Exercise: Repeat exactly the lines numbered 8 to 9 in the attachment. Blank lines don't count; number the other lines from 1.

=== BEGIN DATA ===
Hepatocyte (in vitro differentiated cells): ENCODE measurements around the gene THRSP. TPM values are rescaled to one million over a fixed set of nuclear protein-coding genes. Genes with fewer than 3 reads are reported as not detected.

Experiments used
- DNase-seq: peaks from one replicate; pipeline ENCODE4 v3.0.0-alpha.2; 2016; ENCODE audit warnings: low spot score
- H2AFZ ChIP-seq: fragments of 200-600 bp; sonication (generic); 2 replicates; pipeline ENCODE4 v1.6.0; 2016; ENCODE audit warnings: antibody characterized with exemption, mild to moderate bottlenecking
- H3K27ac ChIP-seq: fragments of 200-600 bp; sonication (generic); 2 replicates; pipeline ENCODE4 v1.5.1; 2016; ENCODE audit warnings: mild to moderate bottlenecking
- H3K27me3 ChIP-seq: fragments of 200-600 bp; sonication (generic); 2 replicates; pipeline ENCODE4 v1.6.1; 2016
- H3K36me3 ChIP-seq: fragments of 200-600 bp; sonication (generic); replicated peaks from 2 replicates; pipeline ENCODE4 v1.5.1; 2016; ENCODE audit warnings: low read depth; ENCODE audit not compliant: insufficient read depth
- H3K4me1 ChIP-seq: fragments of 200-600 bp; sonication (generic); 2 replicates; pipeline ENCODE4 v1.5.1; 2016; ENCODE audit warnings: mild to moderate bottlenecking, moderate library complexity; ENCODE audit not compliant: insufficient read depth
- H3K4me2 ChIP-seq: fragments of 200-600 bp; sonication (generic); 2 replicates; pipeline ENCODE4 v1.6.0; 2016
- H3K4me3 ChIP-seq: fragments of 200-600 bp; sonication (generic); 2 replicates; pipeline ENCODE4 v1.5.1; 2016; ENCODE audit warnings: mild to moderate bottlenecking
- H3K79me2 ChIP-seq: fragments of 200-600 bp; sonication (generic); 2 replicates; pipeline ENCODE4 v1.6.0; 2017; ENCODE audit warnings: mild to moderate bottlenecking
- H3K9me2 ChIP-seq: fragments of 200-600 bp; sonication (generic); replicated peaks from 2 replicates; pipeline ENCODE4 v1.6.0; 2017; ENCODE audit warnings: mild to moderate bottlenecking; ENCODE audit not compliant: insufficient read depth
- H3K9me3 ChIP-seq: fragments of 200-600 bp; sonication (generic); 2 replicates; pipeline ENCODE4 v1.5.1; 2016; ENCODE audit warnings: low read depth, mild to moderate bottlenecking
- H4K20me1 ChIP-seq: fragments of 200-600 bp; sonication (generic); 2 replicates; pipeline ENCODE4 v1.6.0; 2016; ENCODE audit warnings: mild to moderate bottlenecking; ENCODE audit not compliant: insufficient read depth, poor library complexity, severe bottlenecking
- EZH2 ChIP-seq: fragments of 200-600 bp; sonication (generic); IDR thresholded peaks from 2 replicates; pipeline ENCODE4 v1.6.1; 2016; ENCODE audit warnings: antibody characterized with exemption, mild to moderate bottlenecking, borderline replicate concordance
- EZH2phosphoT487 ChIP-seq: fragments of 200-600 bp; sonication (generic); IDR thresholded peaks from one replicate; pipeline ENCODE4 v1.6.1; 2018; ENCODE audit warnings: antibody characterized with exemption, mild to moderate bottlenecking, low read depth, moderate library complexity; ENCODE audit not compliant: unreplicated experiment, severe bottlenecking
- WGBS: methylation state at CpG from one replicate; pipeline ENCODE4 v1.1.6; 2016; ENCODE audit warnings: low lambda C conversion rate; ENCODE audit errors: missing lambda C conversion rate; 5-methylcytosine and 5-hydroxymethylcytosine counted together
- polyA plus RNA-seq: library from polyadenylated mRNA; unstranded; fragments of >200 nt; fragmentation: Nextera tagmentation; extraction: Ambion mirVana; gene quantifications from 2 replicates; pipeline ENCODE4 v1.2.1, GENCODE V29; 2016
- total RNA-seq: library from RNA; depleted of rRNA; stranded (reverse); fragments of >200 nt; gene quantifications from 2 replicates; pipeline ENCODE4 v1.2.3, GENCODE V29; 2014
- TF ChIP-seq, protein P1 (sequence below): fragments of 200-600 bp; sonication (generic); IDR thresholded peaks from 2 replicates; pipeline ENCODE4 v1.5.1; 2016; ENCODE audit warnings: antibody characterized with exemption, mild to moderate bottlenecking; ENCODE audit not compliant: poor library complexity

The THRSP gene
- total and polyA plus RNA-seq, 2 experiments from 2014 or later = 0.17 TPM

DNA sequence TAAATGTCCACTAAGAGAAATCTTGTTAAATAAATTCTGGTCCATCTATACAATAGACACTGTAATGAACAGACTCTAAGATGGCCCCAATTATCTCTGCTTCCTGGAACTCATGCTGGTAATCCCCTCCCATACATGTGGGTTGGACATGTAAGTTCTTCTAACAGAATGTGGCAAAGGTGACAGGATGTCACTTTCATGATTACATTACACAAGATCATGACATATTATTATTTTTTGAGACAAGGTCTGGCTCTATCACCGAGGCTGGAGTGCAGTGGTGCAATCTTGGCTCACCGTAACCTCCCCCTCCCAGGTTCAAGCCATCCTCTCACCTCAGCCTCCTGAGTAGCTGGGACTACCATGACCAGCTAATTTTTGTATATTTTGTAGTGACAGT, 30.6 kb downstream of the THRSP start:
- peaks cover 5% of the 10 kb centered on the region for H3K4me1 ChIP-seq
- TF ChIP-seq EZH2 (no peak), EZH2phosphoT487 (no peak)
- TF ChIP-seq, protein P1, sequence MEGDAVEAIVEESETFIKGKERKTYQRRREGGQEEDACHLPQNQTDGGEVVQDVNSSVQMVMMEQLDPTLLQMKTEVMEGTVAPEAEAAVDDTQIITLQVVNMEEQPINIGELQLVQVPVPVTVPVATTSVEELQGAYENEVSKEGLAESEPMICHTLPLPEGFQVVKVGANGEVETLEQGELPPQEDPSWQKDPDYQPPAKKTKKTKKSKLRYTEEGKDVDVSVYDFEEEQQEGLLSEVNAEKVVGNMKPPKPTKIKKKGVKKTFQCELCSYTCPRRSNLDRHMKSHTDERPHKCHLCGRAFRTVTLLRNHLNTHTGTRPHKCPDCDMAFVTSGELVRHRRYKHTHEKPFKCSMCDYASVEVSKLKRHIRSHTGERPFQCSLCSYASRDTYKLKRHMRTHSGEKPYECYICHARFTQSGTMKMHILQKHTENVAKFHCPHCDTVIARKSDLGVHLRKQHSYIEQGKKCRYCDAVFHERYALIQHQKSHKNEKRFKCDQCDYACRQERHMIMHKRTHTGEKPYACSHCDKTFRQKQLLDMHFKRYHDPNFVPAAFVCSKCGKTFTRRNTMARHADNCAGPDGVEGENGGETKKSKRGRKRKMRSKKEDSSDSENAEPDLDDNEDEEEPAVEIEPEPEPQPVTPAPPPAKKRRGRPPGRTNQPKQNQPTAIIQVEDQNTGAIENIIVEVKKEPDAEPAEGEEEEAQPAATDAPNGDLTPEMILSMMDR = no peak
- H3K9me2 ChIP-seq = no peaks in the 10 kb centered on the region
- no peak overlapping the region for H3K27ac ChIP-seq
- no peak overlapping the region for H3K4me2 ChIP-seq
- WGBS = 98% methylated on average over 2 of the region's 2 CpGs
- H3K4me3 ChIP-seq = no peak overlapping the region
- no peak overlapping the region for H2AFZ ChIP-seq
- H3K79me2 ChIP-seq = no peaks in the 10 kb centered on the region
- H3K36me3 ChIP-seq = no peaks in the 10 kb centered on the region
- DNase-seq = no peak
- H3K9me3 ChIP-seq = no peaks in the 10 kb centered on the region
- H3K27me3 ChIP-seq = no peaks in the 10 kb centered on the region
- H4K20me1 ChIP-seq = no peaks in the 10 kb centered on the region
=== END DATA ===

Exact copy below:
- H3K4me1 ChIP-seq: fragments of 200-600 bp; sonication (generic); 2 replicates; pipeline ENCODE4 v1.5.1; 2016; ENCODE audit warnings: mild to moderate bottlenecking, moderate library complexity; ENCODE audit not compliant: insufficient read depth
- H3K4me2 ChIP-seq: fragments of 200-600 bp; sonication (generic); 2 replicates; pipeline ENCODE4 v1.6.0; 2016